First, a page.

When an employee provides notice that they will be commencing a
maternity or parental leave, many employers have questions
regarding their obligations to that employee.
In Alberta, once an employee has been employed with an employer
for 52 consecutive weeks, the employee is thereafter eligible to
take a maternity and/or parental leave whenever the employee gives
birth to, fathers or adopts a child throughout the employee's
tenure with the employer.
A maternity leave, for birth mothers, can be up to 15 weeks in
length. A parental leave, for birth mothers, fathers and adoptive
parents, can be up to 37 weeks in length. The employer is not
required to make any payments to the employee during a maternity or
parental leave. However, in Alberta, employers must provide an
employee on maternity or parental leave with job protection. As
such, a maternity or parental leave is not a break in service, nor
can an employee (except for in limited circumstances) be terminated
once the employee has commenced a maternity or parental leave. In
addition, an employee who is ready to return to work after a
maternity or parental leave must be reinstated. This reinstatement
must be into the same or a comparable position with the same
compensation as the employee had when the employee commenced the
leave. Failure to reinstate is prohibited by the Employment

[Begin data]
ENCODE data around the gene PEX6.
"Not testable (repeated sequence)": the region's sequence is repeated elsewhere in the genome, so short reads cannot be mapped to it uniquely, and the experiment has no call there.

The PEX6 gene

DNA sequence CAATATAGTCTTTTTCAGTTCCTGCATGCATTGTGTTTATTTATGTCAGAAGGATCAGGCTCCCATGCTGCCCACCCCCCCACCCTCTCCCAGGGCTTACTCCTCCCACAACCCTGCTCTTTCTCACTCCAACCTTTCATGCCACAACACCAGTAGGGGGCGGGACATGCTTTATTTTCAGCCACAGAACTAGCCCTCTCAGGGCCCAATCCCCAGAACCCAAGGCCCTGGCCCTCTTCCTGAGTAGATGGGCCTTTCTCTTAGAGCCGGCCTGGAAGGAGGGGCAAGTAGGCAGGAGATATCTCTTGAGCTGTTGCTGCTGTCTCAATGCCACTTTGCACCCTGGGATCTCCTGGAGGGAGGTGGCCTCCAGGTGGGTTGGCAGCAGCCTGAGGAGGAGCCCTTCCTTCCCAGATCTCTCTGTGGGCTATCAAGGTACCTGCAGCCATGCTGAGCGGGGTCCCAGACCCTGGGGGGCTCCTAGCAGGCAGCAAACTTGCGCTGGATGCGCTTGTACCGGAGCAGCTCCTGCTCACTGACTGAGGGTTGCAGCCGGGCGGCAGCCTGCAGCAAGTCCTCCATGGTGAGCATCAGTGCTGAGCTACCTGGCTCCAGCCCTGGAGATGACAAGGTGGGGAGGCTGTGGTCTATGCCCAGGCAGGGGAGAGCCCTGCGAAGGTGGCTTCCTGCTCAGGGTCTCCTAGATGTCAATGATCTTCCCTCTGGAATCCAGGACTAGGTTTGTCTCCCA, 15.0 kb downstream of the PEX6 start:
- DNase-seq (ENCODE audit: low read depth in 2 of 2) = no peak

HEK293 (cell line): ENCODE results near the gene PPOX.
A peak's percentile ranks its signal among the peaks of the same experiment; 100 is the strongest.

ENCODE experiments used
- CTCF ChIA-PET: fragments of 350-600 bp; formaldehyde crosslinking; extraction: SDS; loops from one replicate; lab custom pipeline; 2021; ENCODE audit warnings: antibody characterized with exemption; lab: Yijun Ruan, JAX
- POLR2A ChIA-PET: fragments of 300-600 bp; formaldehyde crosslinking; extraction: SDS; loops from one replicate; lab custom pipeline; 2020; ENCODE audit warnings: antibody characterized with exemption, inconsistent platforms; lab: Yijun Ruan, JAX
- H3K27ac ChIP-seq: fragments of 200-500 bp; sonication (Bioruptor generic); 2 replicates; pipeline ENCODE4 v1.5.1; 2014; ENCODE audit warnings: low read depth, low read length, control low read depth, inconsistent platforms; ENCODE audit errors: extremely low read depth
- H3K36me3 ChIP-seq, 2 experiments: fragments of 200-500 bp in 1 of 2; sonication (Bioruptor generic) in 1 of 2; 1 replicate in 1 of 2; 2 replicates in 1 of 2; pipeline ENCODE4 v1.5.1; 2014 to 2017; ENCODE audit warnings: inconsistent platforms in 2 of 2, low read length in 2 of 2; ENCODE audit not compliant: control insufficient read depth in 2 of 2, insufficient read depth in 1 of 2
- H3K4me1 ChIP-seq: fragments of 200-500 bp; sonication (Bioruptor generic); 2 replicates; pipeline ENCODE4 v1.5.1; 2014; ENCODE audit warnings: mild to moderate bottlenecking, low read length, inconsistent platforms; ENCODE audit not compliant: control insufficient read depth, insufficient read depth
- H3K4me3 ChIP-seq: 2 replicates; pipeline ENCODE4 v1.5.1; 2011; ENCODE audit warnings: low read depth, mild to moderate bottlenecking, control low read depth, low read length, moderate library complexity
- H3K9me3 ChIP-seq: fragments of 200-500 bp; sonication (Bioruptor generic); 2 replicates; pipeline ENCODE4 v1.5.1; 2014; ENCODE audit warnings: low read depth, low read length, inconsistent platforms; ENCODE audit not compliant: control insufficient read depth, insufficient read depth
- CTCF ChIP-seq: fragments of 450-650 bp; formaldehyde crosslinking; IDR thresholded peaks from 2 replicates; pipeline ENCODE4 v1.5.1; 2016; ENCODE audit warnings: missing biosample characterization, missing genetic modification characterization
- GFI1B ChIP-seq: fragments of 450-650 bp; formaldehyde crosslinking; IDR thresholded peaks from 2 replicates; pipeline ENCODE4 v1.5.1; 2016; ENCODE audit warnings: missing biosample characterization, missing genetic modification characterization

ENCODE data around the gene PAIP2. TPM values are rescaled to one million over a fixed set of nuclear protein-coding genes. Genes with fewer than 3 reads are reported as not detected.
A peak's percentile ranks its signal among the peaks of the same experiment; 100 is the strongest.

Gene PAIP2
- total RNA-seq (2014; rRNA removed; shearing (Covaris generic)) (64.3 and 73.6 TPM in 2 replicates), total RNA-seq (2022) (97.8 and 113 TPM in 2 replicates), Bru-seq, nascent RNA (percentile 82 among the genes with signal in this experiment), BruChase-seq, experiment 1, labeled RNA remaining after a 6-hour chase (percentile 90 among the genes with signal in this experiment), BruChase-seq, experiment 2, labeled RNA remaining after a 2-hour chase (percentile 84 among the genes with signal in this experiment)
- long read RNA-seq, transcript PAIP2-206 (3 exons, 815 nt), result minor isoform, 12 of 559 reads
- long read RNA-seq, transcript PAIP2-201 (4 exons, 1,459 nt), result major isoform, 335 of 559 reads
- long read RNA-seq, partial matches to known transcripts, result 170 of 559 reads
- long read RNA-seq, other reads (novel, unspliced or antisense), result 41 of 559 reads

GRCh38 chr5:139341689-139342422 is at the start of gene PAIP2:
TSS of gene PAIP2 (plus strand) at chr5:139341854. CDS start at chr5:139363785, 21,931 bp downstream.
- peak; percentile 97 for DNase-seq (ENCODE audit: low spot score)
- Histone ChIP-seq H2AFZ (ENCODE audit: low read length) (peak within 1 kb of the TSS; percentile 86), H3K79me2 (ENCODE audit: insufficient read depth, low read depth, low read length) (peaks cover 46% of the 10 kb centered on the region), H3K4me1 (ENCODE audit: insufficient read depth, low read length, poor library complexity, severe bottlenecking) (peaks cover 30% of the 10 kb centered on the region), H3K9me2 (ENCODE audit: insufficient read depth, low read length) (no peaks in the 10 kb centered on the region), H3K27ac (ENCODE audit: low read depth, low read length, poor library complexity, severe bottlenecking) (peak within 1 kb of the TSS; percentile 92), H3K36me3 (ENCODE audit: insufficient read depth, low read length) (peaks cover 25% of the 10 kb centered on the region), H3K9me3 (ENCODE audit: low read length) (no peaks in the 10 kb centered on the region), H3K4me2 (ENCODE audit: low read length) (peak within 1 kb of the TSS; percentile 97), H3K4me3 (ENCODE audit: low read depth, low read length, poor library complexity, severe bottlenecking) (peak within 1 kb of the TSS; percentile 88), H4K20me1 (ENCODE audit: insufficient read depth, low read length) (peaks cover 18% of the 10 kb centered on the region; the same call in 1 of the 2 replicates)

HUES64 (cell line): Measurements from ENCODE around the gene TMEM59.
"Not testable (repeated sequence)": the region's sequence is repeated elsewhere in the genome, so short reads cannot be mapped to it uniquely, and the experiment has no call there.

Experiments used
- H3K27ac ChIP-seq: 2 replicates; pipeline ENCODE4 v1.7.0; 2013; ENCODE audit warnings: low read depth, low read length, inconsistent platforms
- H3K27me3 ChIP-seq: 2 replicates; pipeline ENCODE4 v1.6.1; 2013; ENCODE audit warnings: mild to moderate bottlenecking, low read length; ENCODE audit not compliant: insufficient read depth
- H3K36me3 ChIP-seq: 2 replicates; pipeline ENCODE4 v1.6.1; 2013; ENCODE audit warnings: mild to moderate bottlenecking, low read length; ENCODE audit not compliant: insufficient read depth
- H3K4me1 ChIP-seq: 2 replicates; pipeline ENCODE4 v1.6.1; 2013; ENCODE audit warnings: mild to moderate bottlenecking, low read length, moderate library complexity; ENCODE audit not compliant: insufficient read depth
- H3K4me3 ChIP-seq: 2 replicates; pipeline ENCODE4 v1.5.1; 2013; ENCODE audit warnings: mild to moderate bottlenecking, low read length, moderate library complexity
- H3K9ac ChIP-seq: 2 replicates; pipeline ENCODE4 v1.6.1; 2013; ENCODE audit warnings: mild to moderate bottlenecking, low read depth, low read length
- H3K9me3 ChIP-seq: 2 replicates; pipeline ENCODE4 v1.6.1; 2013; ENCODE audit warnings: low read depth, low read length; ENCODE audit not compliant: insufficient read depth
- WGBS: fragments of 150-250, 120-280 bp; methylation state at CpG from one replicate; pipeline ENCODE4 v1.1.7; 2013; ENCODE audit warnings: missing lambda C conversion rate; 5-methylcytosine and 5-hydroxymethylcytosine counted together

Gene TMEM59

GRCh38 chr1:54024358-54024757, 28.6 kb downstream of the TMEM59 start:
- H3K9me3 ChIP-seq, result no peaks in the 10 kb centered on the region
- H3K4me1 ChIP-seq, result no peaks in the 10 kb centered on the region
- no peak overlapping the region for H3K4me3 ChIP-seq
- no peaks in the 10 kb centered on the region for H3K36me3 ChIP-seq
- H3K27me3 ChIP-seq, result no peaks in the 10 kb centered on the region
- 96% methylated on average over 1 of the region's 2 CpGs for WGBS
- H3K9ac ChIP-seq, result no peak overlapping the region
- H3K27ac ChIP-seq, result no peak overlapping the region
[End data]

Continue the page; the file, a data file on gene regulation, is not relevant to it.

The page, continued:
Standards Code and is a punishable offence under the
Code, for which an employer can be prosecuted.
In addition, as we have discussed on our blog
here, protection of an employee's family status is a
growing area in human rights cases. Upon return from a maternity or
parental leave, an employer must also be alive to any accommodation
that the employee may require due to the employee's family
status. Where the factors set out in Johnstone are present, an employer must accommodate an
employee's child care obligations to the point of undue
When an employer has questions regarding its obligations
surrounding maternity and parental leaves, it is best to seek out
advice from an employment law professional, to ensure that the
employer does not accidentally run afoul of its employment
standards and human rights obligations.
The content of this article is intended to provide a general
guide to the subject matter. Specialist advice should be sought
about your specific circumstances.
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Unfortunately, reasonable accommodation for employees in the workplace continues to be the source of significant litigation and even today we continue to see outrageous examples of employers behaving badly.
We are now beginning to see reported cases involving charges and subsequent fines laid against employers for failing to provide information, instruction and supervision to protect a worker from workplace violence.
On October 13, 2016, the Supreme Court of Canada denied leave to appeal an Ontario Court of Appeal decision which ordered an employer to pay a former employee 37 months of salary and benefits following termination.
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